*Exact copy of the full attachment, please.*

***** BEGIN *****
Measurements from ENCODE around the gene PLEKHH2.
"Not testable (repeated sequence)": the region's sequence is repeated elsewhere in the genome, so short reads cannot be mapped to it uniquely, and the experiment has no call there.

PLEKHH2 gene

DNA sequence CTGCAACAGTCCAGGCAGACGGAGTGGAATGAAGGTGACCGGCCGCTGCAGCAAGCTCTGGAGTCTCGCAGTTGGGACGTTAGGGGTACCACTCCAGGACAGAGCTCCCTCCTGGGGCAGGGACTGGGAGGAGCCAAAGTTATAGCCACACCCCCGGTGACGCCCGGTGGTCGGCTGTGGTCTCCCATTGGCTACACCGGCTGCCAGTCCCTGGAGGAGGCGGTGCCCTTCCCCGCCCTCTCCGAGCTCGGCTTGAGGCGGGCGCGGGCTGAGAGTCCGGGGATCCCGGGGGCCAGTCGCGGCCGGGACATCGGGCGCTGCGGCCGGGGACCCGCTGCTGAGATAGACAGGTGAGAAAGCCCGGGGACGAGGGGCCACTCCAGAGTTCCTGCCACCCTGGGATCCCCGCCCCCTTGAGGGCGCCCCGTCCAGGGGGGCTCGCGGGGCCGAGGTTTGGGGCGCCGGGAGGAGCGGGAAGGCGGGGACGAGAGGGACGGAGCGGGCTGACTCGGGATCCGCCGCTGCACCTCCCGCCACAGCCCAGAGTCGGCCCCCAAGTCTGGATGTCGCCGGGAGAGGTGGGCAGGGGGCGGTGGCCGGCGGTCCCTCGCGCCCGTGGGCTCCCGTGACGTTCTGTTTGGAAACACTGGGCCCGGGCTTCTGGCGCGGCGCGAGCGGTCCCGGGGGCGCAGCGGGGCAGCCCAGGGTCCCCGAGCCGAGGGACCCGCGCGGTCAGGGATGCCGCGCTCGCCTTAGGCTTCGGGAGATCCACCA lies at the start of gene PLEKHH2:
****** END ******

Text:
Measurements from ENCODE around the gene PLEKHH2.
"Not testable (repeated sequence)": the region's sequence is repeated elsewhere in the genome, so short reads cannot be mapped to it uniquely, and the experiment has no call there.

PLEKHH2 gene

DNA sequence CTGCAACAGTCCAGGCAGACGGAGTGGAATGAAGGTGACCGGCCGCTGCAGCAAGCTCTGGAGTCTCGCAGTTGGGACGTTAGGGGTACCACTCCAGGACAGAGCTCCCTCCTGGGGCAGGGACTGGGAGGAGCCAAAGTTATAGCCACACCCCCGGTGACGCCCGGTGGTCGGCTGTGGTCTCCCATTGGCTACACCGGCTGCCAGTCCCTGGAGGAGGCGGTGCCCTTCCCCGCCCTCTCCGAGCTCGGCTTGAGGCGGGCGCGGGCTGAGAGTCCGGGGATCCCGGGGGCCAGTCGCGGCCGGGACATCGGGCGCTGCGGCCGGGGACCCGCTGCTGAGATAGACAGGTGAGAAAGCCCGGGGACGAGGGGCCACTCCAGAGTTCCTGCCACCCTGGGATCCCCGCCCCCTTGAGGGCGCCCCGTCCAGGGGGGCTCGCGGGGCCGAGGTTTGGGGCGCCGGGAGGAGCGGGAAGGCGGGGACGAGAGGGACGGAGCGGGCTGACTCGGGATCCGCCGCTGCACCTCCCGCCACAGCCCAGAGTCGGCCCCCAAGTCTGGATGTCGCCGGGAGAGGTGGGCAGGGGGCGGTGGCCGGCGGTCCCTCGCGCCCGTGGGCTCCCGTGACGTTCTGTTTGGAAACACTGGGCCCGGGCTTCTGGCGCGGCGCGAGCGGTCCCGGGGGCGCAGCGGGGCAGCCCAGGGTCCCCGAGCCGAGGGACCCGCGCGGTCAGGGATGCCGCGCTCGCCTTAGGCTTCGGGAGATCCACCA lies at the start of gene PLEKHH2: